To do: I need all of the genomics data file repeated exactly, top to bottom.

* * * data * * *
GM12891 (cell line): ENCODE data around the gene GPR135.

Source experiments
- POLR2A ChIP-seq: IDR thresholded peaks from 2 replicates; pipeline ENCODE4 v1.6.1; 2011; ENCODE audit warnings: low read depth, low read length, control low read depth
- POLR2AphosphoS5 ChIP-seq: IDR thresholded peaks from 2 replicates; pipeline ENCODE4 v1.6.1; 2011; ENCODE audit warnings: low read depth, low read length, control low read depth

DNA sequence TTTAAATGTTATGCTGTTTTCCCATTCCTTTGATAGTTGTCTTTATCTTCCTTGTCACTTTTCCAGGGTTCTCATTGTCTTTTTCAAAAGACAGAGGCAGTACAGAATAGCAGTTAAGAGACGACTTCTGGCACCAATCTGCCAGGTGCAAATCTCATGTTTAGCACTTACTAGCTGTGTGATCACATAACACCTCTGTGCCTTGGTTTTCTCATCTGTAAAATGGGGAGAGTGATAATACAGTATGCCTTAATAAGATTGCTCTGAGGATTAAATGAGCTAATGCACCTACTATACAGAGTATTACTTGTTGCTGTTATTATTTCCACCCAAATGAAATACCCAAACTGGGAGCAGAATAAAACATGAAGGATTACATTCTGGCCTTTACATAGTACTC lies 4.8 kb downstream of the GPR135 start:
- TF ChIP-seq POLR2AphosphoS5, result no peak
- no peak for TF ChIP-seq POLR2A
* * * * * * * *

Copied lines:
GM12891 (cell line): ENCODE data around the gene GPR135.

Source experiments
- POLR2A ChIP-seq: IDR thresholded peaks from 2 replicates; pipeline ENCODE4 v1.6.1; 2011; ENCODE audit warnings: low read depth, low read length, control low read depth
- POLR2AphosphoS5 ChIP-seq: IDR thresholded peaks from 2 replicates; pipeline ENCODE4 v1.6.1; 2011; ENCODE audit warnings: low read depth, low read length, control low read depth

DNA sequence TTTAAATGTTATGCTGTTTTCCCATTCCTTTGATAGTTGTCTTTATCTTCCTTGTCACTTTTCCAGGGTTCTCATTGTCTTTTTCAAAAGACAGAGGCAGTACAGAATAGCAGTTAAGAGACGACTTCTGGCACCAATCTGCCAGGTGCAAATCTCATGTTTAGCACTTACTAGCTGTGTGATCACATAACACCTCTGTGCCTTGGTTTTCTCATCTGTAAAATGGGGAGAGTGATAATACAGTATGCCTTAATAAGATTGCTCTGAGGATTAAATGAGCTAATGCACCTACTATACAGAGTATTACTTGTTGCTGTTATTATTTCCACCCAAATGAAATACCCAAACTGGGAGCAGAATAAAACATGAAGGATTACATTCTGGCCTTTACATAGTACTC lies 4.8 kb downstream of the GPR135 start:
- TF ChIP-seq POLR2AphosphoS5, result no peak
- no peak for TF ChIP-seq POLR2A